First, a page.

Hello! It’s Rebecca with you today, taking on autumn-inspired packages and spotlighting some WRMK stamping tools, specifically the Mini Precision Press and the Mini Evolution Stamp, Die, and Emboss kit. I have a tutorial for you for the stamping portion of the gifts, along with a couple of tips to make your projects sail along smoothly.
My first tip: Read the directions!! I know, it seems so simple, but I often jump right into a thing without giving the directions a second thought, especially if it’s something I think I already know how to do, like stamping. If you’re working with either of the Precision Presses (Advanced or Mini) or the kit, it’s going to help you sort out all the products and use the presses correctly. Also, there are helpful tips in the directions, like stamping your lighter colored images first and using the perfect paper size.
I’m starting with the Celebrate tag. The components to create this pretty floral piece line up exactly with the pegs of the Mini Precision Press. These stamps will also work with plain clear acrylic blocks or the large Precision Press; likewise, the Mini Precision Press is a great tool for any of your smaller stamps, not just these.
Align the stamps to the press first, then position your cardstock. Tip: I recommend using a bit of washi tape to keep it in place. Rub a good quality white eraser over your stamps to remove oils or lint and smooth the clear stamp surface to absorb the ink. When you’re ready, ink up the stamp, and press to your cardstock.
You may get great coverage on your very first try, and you may not, which is why a stamping tool like the PP is nice to use. This is also why it’s good to use the washi to keep the paper in place. Stamp again if needed and then add the second part of the image–the leafy spray.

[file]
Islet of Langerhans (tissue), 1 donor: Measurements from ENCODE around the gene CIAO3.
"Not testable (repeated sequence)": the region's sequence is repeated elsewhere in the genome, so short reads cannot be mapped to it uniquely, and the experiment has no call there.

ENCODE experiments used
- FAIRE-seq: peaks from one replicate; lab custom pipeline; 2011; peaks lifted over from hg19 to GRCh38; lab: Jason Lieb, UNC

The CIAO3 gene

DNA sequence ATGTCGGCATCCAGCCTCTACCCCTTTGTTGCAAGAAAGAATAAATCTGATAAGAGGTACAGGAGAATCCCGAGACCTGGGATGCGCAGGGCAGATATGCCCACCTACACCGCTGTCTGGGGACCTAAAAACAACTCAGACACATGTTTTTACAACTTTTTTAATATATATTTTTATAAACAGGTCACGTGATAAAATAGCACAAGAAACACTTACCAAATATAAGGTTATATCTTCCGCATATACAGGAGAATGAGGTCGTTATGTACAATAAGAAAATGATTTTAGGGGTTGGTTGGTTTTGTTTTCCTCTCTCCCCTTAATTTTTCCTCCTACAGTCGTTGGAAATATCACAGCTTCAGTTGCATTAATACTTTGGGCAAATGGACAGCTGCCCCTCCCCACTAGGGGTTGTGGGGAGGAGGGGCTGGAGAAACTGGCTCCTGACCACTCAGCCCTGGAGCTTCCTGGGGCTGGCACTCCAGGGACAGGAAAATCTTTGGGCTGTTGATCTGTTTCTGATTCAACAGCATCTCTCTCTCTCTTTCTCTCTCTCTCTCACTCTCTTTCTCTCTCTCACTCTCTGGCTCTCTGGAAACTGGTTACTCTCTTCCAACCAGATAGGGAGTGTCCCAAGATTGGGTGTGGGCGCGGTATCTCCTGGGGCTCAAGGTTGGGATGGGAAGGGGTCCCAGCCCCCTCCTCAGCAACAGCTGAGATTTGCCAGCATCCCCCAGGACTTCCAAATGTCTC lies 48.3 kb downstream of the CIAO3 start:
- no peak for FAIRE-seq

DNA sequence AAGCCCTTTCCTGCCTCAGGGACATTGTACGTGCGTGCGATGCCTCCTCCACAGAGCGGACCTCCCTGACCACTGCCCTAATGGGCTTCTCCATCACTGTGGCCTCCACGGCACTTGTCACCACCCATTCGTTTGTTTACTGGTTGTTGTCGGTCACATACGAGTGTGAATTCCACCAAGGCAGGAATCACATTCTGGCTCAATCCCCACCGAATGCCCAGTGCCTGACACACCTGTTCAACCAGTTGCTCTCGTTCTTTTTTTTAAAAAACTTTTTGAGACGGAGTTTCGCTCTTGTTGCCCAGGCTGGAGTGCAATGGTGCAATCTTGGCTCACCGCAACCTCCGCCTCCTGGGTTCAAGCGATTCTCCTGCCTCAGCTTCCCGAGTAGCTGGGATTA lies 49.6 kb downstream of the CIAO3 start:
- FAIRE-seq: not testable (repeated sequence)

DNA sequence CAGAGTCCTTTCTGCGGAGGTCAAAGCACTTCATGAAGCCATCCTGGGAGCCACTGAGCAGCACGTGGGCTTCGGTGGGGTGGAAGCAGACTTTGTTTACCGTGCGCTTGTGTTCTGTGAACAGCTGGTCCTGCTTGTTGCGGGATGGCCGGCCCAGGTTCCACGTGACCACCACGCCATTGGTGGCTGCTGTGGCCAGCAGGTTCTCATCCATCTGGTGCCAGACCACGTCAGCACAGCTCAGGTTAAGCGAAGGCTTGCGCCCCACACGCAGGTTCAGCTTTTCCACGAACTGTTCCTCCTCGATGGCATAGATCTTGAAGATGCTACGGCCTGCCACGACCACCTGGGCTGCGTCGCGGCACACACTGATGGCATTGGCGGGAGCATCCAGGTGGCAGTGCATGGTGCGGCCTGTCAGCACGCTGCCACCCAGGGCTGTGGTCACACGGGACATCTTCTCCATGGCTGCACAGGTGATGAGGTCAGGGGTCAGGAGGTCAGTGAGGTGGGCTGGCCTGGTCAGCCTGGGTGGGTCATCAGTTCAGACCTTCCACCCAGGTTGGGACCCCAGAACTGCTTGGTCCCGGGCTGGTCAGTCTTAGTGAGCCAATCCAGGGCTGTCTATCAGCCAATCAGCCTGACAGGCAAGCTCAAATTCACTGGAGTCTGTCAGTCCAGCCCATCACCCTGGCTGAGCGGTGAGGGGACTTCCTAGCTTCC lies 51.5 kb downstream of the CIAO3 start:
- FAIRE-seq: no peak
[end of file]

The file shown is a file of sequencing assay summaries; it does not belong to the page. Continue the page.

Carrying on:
If you’re using this kit, and these particular images, you can run your paper through the Mini Evolution with the die cutting/embossing folder. It will create the tag you see here. I also made a tag from some DCWV patterned paper that I’ll use for my gift wrap.
The above stamps were coordinated and placed just-so, but what if you want to make your own design? That’s just as simple with the PP. On a different tag, I decided to use some of the other stamps in the kit. I love to create my own backgrounds and it’s difficult to mess up if you’re using a stamp guide. You’ll always know exactly where you’re stamping your images.
I taped my cardstock to the platform base again to keep it from moving since this design requires more placing/removing of the clear top piece. Place your stamps face down on your paper in the position and area you want them, press the top piece down to grab them, and lift off. When you put it back down with ink on the stamp, it will be right where you meant to stamp the image.
When I’m creating a design like this, I make sure to clean off my stamp between each round so I don’t get smudges on my paper. It’s an extra step if you’re using the same stamp over and over, but you know you’ll get great results each time. In the end, I have a pretty paper swatch, ready to be turned into a tag. Tip: You can use a different ink each time you stamp an image for an extra colorful design!
After my tags were created, it was time to make the packaging, which I did with my trusty 1-2-3 Punch Board. I chose an A7 size envelope box this time. It’s as easy to make as an envelope, but there’s an extra scored line on each rotation and you end up with a box that’s 3/4″ deep. (It’s a terrific way to package notecard sets!)
My papers are from DCWV Faded Floral paper stack. The colors and patterns are gorgeous and I’m excited to dip back into my favorite color palette, the autumn-inspired navy blue, coral pink, ochre/burnt orange, and gray.
I tied some ribbon around each box, attached my stamped tags, as well as a coordinating patterned paper tag, and then embellished with yarn pom-poms. Pom-poms on gift wrap is still a favorite of mine, and I made these with the Pom-Pom maker set.
Thank you so much for hanging out with me today. I hope you’ll give stamping with the Mini Precision Press a try!